United States District Court, W.D. Pennsylvania
Pupo Lenihan, Magistrate Judge
Bissoon United States District Judge
case has been referred to United States Magistrate Lisa Pupo
Lenihan for pretrial proceedings in accordance with the
Magistrates Act, 28 U.S.C. §§ 636(b)(1)(A) and (B),
and Local Rule of Civil Procedure 72. On May 18, 2018, the
Magistrate Judge issued a Report (Doc. 33) recommending that
Edward Tucker, Jr.'s 2254-habeas petition be dismissed;
and that a certificate of appealability be denied. Service of
the Report and Recommendation was made, and Petitioner has
filed Objections. See Docs. 33 & 34.
Petitioner's exhaustion of issues two and four of the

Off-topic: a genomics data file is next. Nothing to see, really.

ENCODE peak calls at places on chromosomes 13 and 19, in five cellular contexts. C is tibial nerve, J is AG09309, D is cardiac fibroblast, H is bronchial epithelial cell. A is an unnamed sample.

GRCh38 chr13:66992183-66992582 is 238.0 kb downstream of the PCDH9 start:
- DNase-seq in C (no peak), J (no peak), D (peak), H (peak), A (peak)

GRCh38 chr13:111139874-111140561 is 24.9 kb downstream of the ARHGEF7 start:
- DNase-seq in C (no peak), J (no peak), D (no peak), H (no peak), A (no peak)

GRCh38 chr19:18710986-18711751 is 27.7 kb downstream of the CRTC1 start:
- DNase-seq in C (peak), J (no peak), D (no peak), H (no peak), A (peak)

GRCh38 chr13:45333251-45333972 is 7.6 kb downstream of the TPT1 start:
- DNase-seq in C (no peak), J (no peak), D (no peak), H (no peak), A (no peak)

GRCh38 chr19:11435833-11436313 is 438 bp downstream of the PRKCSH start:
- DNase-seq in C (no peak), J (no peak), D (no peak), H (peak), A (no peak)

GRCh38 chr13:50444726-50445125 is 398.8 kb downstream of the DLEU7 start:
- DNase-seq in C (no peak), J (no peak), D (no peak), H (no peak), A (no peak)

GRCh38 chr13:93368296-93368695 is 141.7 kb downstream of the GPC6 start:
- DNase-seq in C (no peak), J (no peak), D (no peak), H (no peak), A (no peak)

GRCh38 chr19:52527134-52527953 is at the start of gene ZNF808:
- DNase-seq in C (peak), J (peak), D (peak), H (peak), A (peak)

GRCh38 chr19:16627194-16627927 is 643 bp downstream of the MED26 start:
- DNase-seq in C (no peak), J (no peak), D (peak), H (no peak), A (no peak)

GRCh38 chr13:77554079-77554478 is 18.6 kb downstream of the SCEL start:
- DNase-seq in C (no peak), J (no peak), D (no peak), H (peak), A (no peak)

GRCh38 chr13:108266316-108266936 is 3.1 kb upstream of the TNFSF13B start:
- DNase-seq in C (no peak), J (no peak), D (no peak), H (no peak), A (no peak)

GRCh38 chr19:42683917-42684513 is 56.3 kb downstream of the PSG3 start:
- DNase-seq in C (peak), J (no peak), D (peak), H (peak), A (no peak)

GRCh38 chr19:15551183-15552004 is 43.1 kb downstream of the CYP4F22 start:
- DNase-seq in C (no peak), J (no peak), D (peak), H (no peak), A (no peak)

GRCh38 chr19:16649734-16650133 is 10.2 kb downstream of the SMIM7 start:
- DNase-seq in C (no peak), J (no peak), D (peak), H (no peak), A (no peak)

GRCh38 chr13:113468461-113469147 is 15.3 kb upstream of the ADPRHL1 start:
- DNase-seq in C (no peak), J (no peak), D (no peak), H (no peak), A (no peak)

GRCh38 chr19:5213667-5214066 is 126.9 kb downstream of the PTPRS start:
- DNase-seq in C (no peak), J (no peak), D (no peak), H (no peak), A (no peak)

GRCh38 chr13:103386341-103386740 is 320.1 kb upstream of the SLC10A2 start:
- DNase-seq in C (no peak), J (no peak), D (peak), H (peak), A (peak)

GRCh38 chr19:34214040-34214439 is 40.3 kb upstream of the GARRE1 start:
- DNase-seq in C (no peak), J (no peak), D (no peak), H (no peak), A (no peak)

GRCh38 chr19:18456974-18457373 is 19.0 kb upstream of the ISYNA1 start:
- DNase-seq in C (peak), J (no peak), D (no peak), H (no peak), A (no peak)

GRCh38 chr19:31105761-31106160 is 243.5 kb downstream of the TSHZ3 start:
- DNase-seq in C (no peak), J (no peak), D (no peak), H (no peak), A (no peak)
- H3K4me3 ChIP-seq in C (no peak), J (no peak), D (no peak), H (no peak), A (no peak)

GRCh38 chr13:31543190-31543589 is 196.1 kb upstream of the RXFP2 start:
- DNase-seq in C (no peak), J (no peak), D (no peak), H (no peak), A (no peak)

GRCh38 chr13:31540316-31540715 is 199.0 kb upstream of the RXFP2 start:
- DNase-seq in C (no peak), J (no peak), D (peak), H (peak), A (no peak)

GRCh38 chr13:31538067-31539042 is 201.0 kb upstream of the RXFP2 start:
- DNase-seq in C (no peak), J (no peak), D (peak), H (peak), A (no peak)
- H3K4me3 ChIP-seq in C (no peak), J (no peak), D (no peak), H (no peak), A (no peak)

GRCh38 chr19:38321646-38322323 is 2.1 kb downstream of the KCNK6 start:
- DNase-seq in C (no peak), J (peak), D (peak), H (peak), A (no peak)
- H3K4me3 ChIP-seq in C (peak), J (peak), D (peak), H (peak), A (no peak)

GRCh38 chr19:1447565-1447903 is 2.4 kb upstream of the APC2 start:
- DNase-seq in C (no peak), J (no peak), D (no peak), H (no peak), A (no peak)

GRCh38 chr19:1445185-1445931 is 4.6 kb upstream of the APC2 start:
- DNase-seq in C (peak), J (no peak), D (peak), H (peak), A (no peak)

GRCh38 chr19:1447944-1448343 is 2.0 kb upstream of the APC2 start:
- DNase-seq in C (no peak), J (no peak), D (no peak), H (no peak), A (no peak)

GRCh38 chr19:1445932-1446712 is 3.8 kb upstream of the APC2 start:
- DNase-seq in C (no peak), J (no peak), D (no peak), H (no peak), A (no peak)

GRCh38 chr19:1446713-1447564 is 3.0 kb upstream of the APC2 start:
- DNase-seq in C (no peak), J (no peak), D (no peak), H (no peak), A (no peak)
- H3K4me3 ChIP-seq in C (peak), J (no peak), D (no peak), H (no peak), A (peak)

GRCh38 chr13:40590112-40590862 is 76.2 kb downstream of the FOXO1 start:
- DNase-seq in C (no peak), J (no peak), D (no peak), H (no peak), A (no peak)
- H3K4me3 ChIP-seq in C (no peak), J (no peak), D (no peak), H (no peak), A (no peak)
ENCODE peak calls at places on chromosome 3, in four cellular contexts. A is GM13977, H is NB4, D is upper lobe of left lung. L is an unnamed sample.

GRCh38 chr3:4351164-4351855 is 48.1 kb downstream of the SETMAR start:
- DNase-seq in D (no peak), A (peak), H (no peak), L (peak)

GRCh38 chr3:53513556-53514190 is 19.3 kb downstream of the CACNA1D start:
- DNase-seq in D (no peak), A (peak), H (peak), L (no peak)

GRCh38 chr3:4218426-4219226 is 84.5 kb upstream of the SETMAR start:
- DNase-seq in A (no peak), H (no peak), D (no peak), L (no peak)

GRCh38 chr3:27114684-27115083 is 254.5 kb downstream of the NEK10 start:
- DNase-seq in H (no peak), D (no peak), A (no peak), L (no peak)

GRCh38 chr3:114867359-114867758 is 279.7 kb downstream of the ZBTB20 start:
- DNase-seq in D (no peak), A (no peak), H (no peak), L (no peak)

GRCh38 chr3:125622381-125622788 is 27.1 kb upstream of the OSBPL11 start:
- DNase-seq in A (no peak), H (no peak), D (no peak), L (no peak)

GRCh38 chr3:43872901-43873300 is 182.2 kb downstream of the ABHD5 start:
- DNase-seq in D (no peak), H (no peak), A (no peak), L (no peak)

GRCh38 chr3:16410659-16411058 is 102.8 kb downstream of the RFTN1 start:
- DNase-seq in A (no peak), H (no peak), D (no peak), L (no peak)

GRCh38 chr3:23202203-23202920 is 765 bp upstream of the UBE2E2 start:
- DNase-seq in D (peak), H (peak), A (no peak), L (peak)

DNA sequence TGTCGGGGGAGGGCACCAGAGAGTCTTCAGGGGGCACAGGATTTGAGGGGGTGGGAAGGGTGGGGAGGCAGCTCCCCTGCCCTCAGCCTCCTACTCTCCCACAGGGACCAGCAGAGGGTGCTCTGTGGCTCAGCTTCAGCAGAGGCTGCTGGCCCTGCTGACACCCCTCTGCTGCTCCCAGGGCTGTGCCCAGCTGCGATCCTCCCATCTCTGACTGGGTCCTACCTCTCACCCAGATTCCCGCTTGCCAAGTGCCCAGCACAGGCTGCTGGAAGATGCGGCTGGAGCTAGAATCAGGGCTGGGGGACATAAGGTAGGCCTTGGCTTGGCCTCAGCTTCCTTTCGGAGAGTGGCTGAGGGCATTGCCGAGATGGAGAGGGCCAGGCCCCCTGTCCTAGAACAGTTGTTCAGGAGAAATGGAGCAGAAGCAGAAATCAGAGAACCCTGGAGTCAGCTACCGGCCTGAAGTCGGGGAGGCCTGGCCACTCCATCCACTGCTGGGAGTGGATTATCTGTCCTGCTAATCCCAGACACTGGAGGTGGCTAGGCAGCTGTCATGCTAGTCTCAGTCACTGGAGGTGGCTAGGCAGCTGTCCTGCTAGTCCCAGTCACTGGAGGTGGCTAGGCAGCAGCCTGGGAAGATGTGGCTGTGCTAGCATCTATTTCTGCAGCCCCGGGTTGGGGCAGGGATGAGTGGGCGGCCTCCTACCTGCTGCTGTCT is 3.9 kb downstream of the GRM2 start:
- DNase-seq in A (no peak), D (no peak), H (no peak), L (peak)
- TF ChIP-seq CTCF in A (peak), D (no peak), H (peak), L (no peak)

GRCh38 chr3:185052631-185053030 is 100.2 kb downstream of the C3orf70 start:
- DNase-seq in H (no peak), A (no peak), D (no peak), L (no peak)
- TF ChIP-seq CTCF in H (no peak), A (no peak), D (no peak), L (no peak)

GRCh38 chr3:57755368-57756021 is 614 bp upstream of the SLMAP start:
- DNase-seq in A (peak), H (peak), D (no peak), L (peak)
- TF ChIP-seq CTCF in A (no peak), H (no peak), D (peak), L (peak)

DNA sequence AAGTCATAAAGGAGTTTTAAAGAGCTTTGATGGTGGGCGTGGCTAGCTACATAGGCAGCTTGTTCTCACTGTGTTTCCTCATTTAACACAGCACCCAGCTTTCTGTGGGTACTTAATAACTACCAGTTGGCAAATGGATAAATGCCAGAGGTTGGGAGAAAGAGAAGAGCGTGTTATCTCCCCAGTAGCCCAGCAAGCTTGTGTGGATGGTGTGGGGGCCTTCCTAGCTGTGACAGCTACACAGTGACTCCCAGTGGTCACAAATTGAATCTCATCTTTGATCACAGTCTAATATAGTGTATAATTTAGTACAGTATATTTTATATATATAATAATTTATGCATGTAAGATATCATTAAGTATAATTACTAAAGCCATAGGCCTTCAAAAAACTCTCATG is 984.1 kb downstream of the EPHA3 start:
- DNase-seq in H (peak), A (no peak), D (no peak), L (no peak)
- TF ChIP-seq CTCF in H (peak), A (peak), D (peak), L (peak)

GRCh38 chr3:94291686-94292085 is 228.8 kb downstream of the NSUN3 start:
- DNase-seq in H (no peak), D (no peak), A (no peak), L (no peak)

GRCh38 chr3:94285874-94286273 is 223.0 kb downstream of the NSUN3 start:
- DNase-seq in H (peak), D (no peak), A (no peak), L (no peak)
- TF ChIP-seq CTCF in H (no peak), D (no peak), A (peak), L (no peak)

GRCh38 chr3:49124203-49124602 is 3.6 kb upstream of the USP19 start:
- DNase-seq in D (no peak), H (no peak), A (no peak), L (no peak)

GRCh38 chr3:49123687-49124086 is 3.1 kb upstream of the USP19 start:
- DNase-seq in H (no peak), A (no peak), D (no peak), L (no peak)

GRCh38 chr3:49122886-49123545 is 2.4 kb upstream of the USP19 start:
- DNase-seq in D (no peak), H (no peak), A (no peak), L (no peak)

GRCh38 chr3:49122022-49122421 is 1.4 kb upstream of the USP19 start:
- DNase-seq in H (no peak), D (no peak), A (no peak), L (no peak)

initial matter, Judge Lenihan correctly observed that
Petitioner failed to exhaust issues two and four in his
Petition (Doc. 3). Petitioner does not contest that this is
the first instance in which he has raised issue four-that the
trial court failed to adequately define his appellate rights.
issue two, Petitioner claims that trial counsel's failure
to advise him of his right to plead guilty but mentally ill
amounted to constitutionally-ineffective assistance of
counsel. Doc. 3, at 8. It is well settled that
“[a]bsent exceptional circumstances, a federal court
may not determine the merits of a habeas corpus petition
until the petitioner has exhausted all means of available
relief under state law.” Alston v. Gilmore,
No. 15-2671, 2018 U.S. Dist. LEXIS 88322, at *13 (E.D. Pa.
May 22, 2018) (citing O'Sullivan v. Boerckel,
526 U.S. 838, 839 (1999)). To adequately exhaust a claim,
Petitioner must fairly present the claim at issue to the
state court. Duncan v. Henry, 513 U.S. 364, 365,
(1995). This entails giving the state courts “a full